Hospitals

Ohio researchers to study stroke recovery, eye infections

The University of Cincinnati will use a $3.6 million grant, in collaboration with Cleveland Clinic, to research how thinking about physical acts can help stroke patients. A $1.57 million grant will fund ongoing research at Case Western Reserve University to develop a treatment for the eye infection bacterial keratitis.

Two National Institutes of Health grants will fund research in Ohio focused on helping stroke patients and infections related to contact lenses.

The University of Cincinnati will use a $3.6 million grant, in collaboration with Cleveland Clinic, to research how thinking about physical acts can help stroke patients. A $1.57 million grant will fund ongoing research at Case Western Reserve University to develop a treatment for the eye infection bacterial keratitis.

The Cincinnati grant will monitor how “mental rehearsal” of physical activities can improve motor skills in stroke patients. That approach causes the brain to rewire itself and is important in helping stroke patients get movements back, according to research by the grant’s principal investigator, Stephen Page. The University of Cincinnati and Cleveland Clinic will test about 50 patients each over the course of the five-year grant.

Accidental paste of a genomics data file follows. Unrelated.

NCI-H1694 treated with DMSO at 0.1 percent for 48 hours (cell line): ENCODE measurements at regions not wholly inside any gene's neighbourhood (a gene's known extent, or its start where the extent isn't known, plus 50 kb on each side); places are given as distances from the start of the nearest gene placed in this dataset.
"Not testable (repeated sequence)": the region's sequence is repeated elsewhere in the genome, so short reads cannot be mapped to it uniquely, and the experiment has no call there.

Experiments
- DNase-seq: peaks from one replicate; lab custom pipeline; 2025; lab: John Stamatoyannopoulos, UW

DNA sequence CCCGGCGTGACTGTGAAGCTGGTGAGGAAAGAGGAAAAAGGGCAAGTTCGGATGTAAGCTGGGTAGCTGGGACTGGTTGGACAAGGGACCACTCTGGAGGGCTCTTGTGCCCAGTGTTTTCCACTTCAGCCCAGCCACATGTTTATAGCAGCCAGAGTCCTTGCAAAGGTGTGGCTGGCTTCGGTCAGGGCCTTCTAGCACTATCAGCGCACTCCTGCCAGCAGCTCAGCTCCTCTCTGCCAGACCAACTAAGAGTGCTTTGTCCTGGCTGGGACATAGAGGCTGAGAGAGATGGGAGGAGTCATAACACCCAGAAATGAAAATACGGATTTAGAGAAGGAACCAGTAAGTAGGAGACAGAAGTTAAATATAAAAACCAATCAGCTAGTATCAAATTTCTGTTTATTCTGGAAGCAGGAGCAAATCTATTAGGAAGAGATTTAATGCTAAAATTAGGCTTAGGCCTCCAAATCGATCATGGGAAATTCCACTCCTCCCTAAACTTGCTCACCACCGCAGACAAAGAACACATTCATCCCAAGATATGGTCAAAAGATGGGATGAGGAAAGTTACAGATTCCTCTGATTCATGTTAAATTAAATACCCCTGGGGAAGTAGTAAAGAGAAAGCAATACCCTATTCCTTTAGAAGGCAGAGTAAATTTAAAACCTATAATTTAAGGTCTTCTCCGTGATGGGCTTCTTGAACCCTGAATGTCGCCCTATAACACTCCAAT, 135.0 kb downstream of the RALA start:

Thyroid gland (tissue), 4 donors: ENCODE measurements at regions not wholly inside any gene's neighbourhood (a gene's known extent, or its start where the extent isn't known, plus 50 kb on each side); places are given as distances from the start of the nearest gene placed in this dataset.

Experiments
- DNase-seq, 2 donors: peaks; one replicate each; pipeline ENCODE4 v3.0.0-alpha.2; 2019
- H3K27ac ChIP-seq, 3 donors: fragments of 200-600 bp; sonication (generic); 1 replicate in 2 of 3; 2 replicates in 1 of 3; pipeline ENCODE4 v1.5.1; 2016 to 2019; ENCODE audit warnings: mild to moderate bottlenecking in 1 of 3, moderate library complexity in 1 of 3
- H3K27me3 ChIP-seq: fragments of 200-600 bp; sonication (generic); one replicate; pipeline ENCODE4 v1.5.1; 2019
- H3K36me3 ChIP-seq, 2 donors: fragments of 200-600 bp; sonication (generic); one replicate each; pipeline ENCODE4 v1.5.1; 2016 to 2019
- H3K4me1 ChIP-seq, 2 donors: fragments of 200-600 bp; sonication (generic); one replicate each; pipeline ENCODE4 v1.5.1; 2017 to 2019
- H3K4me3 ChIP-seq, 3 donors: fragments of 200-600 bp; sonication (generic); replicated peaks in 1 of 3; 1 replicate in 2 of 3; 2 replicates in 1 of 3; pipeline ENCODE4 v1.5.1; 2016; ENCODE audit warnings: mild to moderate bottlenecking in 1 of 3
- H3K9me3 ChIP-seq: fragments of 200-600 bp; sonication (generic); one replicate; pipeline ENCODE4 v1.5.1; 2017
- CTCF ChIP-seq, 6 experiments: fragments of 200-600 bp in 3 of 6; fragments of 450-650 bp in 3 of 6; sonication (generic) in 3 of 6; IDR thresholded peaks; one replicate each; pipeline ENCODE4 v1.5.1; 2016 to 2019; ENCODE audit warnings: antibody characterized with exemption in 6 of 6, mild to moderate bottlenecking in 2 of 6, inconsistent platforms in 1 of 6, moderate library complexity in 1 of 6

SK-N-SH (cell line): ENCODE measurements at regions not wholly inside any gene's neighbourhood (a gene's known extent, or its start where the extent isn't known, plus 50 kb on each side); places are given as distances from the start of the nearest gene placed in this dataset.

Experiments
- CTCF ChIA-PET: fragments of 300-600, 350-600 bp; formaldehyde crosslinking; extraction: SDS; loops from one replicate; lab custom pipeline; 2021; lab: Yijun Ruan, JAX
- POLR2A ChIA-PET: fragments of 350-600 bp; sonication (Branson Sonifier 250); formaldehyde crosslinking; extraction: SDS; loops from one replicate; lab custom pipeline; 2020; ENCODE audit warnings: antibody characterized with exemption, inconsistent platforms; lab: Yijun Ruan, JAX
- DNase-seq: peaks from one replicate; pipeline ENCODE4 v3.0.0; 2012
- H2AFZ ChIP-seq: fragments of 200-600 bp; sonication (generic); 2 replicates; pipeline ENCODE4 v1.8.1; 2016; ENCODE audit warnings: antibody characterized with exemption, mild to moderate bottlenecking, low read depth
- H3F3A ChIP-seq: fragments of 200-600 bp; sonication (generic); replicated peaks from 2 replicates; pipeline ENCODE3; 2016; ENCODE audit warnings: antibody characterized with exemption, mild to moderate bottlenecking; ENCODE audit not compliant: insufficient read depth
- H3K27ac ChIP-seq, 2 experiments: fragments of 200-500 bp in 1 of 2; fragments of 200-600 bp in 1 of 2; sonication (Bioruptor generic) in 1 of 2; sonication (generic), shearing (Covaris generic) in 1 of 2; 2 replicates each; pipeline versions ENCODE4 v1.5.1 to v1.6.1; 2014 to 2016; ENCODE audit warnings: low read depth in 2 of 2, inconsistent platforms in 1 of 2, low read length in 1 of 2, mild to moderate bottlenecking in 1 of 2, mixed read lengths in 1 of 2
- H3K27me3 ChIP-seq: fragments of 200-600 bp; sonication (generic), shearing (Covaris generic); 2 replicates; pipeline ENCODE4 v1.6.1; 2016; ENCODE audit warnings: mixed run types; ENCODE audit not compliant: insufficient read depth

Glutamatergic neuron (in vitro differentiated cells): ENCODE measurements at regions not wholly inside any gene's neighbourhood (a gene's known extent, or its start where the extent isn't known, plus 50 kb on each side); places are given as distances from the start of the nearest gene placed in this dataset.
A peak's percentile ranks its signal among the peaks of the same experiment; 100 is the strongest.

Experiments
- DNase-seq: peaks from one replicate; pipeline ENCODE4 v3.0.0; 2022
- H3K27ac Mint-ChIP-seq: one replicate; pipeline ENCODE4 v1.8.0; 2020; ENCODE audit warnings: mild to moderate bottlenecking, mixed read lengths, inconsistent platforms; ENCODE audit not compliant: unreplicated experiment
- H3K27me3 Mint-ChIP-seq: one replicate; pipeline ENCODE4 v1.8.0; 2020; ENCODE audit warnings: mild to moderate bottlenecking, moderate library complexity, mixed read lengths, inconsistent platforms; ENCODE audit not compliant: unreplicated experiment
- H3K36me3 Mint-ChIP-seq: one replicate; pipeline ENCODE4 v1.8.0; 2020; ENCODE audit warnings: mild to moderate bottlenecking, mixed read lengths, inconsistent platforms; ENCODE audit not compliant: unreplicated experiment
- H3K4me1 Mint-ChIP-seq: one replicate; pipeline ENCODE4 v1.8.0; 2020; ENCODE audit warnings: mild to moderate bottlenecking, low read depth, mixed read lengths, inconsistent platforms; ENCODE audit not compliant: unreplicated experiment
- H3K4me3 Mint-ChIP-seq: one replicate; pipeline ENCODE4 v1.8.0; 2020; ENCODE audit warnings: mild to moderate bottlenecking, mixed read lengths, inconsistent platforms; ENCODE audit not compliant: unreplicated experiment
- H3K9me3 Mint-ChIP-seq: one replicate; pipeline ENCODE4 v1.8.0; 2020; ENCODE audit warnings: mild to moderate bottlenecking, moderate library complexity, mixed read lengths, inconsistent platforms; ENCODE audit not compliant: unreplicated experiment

Case Western Reserve University will combine the four-year, $1.57 million renewal grant with a five-year, $2.4 million grant it received last year for the study of bacterial keratitis, a corneal infection that causes eye inflammation, pain and can in some cases eyesight damage. anti-inflammatory medications that could serve as alternatives to steroids to treat the infections. Researchers hope to find areas of cells that would be targets for an anti-inflammatory medication that could eventually take the place of steroid treatments.